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Thread: Asteroid velocity

  1. #1
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    Asteroid velocity

    What is terminal velocity for an asteroid ? And, what is the speed of the current fastest travelling asteroid ?

  2. #2
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    Asteroid Speeds

    Not sure what you mean by terminal velocity.

    If you mean, correctly, the speed of a falling rock once it's lost it's interplanetary speed it's several hundred miles an hour depending on the shape and mass of the meteoroid. A perfectly spherical large rock will fall faster through the air than an oddly shaped, smaller and lighter one.

    As far as asteroids orbiting the sun, the maximum speed at 1 AU, where the earth resides, is about 41 km/sec or ~ 100,000 mph.

    They move faster closer to the sun, and slower further away.

    For example, the earth (at 1 AU) travels about 30 km/sec in it's near circular orbit; that 41 km/sec is more likely for a comet on a highly elliptical orbit.
    If it travels (or is accelerated) beyond that speed, it is no longer bound to the sun and will leave the solar system.

    Most asteroids orbit the sun in the same direction as the earth, so approach the earth from behind or the side at speeds between 5 and 30 km/sec; then of course they are accelerated by the earth's gravity to a minimum speed of 11.2 km/sec, about 25,000 mph before hitting the atmosphere. That's for an asteroid (or meteoroid) that is traveling at zero speed relative to the earth before gravitational capture.

    A few comets, which are in retrograde orbit (and the meteors that come from them) hit the earth head on at a combined speed of nearly 72 km/sec and produce the fastest meteors. They include comet Tempel-Tuttle (parent of the Leonids), Comet Swift-Tuttle (parent of the Perseids) and of course Halley's comet, parent of the eta-Aquarid andOrionid meteor showers, however there are no known asteroids in such orbits.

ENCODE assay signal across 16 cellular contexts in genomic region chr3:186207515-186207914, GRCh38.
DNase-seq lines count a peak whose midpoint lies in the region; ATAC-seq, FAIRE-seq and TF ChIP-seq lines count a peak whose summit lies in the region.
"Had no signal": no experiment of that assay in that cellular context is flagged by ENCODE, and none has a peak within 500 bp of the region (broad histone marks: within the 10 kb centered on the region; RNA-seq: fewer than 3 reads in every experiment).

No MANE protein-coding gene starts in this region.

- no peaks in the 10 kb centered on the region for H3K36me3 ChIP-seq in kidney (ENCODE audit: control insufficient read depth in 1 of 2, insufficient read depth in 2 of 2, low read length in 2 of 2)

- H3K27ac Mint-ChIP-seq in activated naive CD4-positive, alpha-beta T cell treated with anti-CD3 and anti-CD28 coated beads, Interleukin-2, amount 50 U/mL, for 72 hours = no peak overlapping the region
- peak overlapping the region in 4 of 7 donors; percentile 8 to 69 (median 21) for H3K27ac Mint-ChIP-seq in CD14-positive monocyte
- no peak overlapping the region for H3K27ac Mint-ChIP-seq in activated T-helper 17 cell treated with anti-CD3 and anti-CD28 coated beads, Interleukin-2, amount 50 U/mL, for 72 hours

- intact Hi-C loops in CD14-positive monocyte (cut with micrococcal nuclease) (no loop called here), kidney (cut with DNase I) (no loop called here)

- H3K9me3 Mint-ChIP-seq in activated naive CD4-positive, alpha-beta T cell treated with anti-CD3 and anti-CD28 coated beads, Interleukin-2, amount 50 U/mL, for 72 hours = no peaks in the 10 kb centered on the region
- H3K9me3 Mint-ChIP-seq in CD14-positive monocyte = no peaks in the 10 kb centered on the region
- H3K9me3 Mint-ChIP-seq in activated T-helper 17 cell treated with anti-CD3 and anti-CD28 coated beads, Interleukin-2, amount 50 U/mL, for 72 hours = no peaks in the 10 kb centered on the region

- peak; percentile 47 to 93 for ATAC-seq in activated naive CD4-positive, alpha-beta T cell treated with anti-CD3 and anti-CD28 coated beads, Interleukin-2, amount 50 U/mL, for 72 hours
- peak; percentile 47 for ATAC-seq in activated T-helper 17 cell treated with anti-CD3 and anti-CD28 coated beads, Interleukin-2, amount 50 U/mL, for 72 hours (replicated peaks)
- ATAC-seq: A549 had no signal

Hope this helps.

    Meteor Wayne

  3. #3
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    Thanks. My point or goal was, could an asteriod travelling at an unknown speed hit us before we can detect it ?

  4. #4
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    Current fastest approaching asteroid

    Just to follow up, the fastest asteroid that is on the current JPL risk page is
    2005 EL 70, approaching at 35.5 km/sec. After adding in the effect of the earth's gravity, it will hit the atmosphere at 37.2 km/sec or 83,214 mph.

    It has a 2 in a million chance of hitting the earth in March 2034

    MW
    Last edited by MeteorWayne; 2008-Mar-03 at 02:52 PM. Reason: Added date and odds

  5. #5
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    Quote Originally Posted by Sean Clayden View Post
    Thanks. My point or goal was, could an asteriod travelling at an unknown speed hit us before we can detect it ?
    BTW, an interstellar asteroid from outside the solar system could hit at any speed from any direction, but so far no comet or asteroid has ever been unequivocally shown to be from outside the solar system.

  6. #6
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    Is it solid or a porous ?